So despite the type of responses I will gear myself up to receive, I will nevertheless answer your letter with compassion and sensitivity. There are several problems that jump out at me, right out of the gate. Firstly, as you’ve pinpointed, your husband sounds as though he struggles with feelings around money and what it represents for him. Many people seem to forget that money isn’t the goal unto itself. We try to work hard in order to provide for ourselves and our families a lifestyle that is solid. If we can afford extra frills, no problem. But once those extra frills take on a life of their own and we find ourselves chasing the number of zeros in our bank account to the point where we lose our integrity and values, it’s time to recalibrate. It’s one thing to feel anxiety over not being able to pay the bills, and quite another thing to feel anxiety when that is far from the case.

I agree that judging you based on your earning power is missing the point of who you are at your essence and why you got married in the first place and is quite belittling. We are all so much more than what we earn, and for you to feel judged and minimized in value because you are not earning up to a level your husband feels satisfied with is understandably hurtful.

Thirdly, the notion of living a simpler lifestyle so that your husband feels less pressure and stress over money is a great idea. However, something tells me that his anxiety may be rooted in other areas, and making lifestyle changes won’t address that real problem that’s going on here and that may be some deep-rooted generalized anxiety.

So as I hear your pain and recognize that the basic premise of all great marriages is missing in yours — that being a shared belief, simply stated, that one’s spouse’s happiness comes before one’s own — I’m not so sure there is anything in your power to do that will change your husband, unless he decides that he wants to change. You’ve communicated to him your dissatisfaction and unhappiness, and he either can’t really “hear” you or chooses not to hear you. Either way, you’ve done all you can do.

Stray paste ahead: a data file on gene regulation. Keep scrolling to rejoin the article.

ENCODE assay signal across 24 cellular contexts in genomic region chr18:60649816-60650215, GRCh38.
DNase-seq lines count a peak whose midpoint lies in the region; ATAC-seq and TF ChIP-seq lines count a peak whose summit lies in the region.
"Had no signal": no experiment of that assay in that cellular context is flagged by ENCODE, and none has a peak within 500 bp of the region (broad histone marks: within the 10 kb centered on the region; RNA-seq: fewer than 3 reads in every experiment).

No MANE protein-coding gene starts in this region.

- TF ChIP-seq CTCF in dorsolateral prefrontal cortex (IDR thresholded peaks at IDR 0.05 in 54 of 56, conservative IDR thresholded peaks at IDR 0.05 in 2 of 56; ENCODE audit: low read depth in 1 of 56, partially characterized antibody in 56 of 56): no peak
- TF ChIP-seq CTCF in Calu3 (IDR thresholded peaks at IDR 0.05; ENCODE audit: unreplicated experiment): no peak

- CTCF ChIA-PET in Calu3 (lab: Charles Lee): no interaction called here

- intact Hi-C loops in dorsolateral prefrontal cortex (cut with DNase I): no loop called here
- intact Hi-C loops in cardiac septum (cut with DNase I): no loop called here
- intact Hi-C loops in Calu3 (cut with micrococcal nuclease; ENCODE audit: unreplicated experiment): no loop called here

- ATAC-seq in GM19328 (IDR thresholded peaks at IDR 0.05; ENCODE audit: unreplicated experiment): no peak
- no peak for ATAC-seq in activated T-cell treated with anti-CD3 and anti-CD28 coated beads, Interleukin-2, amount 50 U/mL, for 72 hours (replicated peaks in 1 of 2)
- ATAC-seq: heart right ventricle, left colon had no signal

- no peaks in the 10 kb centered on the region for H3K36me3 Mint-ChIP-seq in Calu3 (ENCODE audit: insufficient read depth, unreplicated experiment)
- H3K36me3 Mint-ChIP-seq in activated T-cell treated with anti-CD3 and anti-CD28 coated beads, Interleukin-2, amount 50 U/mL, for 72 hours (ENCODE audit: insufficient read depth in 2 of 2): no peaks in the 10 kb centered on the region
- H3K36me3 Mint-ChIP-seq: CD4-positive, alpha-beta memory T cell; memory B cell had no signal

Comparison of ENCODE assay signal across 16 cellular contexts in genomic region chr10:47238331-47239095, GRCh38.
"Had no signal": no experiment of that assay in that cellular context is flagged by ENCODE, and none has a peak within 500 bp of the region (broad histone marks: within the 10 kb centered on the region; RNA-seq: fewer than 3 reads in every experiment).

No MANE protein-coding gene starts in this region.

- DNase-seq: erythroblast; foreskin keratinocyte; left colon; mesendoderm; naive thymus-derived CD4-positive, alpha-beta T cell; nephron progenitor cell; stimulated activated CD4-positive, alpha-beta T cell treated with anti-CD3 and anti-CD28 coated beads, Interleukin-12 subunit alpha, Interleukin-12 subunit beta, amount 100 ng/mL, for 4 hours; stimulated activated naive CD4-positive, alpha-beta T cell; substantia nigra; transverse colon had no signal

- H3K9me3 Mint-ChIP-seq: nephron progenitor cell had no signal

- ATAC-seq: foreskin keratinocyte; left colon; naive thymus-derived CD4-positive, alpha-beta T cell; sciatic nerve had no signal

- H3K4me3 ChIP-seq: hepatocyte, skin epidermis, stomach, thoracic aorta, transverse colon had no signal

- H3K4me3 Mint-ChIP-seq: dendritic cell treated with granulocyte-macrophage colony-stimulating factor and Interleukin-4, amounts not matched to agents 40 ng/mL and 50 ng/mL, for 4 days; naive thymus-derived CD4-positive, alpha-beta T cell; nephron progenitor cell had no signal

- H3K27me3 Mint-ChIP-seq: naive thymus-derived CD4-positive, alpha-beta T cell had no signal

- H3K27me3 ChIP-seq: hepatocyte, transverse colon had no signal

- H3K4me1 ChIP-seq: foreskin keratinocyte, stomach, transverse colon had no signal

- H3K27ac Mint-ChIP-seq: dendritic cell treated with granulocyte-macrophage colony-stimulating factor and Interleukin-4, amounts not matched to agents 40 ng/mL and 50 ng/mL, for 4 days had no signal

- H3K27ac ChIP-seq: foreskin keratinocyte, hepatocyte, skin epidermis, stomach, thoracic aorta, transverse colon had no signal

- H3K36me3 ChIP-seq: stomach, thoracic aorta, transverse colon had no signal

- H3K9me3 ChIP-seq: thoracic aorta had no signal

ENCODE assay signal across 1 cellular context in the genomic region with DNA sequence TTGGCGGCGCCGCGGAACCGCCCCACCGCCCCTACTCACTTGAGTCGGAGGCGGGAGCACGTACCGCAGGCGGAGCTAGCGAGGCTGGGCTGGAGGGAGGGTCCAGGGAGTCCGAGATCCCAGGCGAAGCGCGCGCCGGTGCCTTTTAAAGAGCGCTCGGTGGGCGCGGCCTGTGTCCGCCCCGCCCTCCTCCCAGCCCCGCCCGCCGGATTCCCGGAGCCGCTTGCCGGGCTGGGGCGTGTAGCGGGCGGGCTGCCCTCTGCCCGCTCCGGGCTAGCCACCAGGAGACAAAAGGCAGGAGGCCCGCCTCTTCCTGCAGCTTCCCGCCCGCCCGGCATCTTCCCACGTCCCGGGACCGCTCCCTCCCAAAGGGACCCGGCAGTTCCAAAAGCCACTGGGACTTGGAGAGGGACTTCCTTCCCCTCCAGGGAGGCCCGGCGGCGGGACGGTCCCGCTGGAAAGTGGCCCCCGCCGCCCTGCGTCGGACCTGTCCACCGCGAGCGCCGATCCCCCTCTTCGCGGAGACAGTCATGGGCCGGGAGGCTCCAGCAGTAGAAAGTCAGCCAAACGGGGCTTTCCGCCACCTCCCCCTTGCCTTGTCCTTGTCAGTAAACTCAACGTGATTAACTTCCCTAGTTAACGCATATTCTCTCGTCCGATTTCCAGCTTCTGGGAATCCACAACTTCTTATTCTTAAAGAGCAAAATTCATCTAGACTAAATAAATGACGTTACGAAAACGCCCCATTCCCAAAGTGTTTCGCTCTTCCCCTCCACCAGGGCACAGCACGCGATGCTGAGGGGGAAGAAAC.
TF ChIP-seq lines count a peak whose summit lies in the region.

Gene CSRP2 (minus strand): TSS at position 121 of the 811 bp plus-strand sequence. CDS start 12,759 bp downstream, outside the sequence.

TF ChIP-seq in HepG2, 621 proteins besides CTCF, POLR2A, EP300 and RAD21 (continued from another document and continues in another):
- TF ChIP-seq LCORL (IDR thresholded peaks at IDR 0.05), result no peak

Bringing my answer full circle, I feel I should share the reality that many people reading your letter and noting all the parts of your life and marriage that are actually thriving are scratching their heads and wondering why you can’t just focus on all that is successful within your family life and let go of expectations that may not ever be realized and therefore not worth investing in. Many people simply (though it’s never really so simple) eventually let go of the dreams they had that are not being fulfilled, in order to live more peaceful and happier lives. The choice is ours. We can justifiably complain to ourselves or others, but will that do any good? Probably not. There are no magic wands and we are not so powerful as to be able to change people against their will. So at this point, the work is on you. Can you choose happiness? Can you choose acceptance? Can you decide to look away from the aspects of your marriage that you believe are unfair, and maybe even a bit cruel, in order to fully engage in the wonderful parts of your family and lifestyle? You are more powerful than you know.



Esther Mann, LCSW, is a psychotherapist in Hewlett. Esther works with individuals and couples. Together with Jennifer Mann, she also runs the “Navidaters.” She can be reached at or 516-314-2295.